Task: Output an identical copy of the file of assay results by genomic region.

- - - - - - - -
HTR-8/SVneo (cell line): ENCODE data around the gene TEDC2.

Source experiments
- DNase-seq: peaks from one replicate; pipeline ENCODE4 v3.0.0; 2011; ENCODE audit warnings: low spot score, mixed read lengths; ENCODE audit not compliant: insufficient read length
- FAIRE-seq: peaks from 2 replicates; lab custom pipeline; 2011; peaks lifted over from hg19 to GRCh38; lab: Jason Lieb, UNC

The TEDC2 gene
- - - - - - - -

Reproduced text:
HTR-8/SVneo (cell line): ENCODE data around the gene TEDC2.

Source experiments
- DNase-seq: peaks from one replicate; pipeline ENCODE4 v3.0.0; 2011; ENCODE audit warnings: low spot score, mixed read lengths; ENCODE audit not compliant: insufficient read length
- FAIRE-seq: peaks from 2 replicates; lab custom pipeline; 2011; peaks lifted over from hg19 to GRCh38; lab: Jason Lieb, UNC

The TEDC2 gene